Barkley insisted that kids should look up to their parents, not athletes. But Boxill says sports are so influential they can rob parents of the power to be role models.

Suppose a kid’s parents tell him he shouldn’t push people around,” she says. “Then he watches an NBA game, and he sees Barkley and Rodman doing just that. What does he think?

He thinks that’s what winners do,” she says. “The worse you are, the more money you make. And he thinks, `If my parents are so smart, why aren’t they making millions of dollars?’”

The problem for many athletes is that they enter the limelight very young, she says. These days, players might turn professional right after high school.

Give any teenager adoring fans and huge amounts of money, and there’s potential for trouble,” Boxill says. “Most of them aren’t ready to handle it.”

The rare ones who are ready-such as NBA player Kobe Bryant-often come from strong families, she says. But even that may not be enough to prepare athletes for what they’ll face.

That’s why Boxill says there needs to be some kind of mentoring system, and not just in sports. College professors are in a position to help guide student athletes, to teach them how to set a good example once they’re in the spotlight.

Athletes are only human, of course,” she says, “and humans make mistakes. But when people take on a public role, they have a responsibility to fulfill. In sports, that responsibility is a big one, because sports are everywhere in our society.”

They’re in our language, for example. The language of politics-of power-often borrows from the language of sports, she says. When executives talk about going for the long pass or needing someone to run interference, they’re using football metaphors. Calling someone a coach or a team player is using a sports metaphor.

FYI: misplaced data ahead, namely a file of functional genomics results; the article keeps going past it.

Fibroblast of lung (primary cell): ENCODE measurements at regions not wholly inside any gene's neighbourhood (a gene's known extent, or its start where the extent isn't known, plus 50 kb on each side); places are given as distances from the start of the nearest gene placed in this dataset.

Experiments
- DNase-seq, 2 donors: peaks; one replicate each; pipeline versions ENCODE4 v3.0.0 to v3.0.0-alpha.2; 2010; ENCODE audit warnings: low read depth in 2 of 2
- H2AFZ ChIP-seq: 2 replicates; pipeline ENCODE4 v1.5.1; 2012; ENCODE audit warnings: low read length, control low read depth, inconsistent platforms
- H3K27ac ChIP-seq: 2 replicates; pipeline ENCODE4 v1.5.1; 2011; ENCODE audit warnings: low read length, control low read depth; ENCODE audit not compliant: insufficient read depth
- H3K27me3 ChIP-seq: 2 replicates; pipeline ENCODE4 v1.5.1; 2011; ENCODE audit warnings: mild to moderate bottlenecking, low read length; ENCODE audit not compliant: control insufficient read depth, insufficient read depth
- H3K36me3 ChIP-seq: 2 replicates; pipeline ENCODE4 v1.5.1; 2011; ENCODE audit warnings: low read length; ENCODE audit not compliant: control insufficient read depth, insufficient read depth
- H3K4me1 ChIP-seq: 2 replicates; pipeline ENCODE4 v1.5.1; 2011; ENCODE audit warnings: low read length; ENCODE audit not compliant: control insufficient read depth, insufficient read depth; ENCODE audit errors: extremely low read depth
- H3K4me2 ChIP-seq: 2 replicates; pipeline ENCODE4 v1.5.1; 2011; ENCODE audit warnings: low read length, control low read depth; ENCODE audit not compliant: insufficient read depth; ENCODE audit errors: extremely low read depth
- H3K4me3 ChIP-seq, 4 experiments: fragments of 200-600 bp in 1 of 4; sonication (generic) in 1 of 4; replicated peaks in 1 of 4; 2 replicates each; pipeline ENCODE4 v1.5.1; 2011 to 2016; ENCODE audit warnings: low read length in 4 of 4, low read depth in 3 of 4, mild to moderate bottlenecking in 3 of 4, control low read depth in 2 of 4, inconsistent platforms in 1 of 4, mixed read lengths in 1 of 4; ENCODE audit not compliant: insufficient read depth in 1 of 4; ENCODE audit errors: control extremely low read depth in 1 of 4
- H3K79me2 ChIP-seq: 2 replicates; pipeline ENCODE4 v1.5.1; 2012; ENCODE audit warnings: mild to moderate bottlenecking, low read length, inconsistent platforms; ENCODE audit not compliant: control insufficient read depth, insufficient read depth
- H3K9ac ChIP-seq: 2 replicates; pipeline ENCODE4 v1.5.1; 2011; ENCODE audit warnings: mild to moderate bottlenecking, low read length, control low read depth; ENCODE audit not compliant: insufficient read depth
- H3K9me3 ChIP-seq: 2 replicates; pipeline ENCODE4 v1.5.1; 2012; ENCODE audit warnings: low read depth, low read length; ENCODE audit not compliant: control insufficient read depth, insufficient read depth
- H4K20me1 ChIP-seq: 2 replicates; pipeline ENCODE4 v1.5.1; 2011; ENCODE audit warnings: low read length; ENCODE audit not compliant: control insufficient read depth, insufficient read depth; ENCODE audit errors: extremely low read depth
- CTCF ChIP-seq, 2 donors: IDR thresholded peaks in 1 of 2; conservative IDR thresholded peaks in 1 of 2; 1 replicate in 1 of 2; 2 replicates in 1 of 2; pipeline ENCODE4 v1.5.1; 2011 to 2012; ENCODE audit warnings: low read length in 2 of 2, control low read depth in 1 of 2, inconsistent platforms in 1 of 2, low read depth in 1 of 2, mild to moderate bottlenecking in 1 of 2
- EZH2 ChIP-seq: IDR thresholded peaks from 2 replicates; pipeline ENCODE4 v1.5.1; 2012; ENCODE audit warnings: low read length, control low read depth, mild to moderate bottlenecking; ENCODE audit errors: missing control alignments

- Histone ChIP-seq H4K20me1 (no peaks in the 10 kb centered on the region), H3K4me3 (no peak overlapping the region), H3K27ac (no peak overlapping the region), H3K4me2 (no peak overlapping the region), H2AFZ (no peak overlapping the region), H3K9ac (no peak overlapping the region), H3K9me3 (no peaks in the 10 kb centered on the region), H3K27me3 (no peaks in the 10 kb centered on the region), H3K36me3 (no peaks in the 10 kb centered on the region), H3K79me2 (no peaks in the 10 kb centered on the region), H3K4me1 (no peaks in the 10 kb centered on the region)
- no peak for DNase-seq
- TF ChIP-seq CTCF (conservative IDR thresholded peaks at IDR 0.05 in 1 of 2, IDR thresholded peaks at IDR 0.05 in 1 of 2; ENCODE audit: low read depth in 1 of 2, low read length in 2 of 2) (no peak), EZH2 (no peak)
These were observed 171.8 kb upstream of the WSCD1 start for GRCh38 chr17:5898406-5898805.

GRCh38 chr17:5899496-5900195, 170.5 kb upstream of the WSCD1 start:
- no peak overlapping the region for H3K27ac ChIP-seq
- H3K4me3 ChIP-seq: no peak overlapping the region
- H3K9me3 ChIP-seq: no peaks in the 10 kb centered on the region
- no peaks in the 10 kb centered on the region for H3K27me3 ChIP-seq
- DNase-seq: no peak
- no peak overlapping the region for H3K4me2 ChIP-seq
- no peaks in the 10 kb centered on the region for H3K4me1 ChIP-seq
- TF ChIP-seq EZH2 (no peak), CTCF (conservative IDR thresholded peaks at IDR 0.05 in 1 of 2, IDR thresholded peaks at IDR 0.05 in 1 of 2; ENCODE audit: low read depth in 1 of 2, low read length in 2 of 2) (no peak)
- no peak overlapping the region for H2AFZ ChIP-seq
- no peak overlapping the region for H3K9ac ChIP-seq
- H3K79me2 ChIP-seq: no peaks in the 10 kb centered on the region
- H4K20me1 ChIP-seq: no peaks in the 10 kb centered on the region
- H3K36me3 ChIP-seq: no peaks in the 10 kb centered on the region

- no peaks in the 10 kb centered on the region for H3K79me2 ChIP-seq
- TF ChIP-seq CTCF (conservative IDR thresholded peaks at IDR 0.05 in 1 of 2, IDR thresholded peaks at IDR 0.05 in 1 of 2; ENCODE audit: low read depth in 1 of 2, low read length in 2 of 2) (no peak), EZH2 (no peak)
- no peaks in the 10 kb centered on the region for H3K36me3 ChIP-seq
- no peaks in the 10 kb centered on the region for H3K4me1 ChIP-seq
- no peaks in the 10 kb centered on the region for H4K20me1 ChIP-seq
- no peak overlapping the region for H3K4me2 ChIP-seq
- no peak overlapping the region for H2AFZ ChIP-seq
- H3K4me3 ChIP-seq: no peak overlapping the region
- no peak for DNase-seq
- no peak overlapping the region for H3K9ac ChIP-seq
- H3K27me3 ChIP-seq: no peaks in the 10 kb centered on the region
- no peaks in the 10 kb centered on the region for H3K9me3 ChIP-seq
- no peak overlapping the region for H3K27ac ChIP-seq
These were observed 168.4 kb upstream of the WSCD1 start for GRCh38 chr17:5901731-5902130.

That’s one reason it’s so important for everyone to participate in sports,” says Boxill, herself an avid athlete, a former coach, and an announcer for the Carolina women’s basketball team. “If you don’t participate, you don’t understand all the references. Sure, you know what the words mean, but the words have more impact if you’ve had the experience. You know how it feels.”

Participating in sports also puts the “accidents”-the showmanship and the violence-in perspective, she says. It makes people less likely to value-and promote-those examples.

Most importantly, playing sports provides access to power in our society. “Like it or not, business gets done on the golf course and in the locker rooms,” she says. “If you aren’t there, you’re missing something.”

Historically, that’s been a problem for women because they’ve been excluded from many sports, Boxill says. She sees Title IX, a law that requires schools to fund women’s sports, as one way to help close the gap and give women better access to power.

While acknowledging that Title IX is controversial because it divides limited money among a larger group of people, she says the advantages are too great to ignore. Funding women’s collegiate sports means there will be role models for young girls who might want to play sports.

Boxill points to the professional women’s basketball leagues, the American Basketball League (ABL) and the Women’s NBA, as evidence that more women are starting to see professional sports as an option. And she thinks more kids do, too. At a recent ABL game, she says she saw girls wearing jerseys and hundreds of kids-boys and girls-trying to get autographs.

It’s good for girls to see these games because it tells them it’s okay to want that for themselves,” Boxill says. “It tells boys it’s okay for girls to play. And if they play together, they learn to see each other as partners. As equals.”

And to Boxill, that’s the real power and significance of sports: They not only reflect our values, they teach us how to view ourselves and everyone around us.

In April, Boxill won a Tanner Faculty Award for excellence in undergraduate teaching.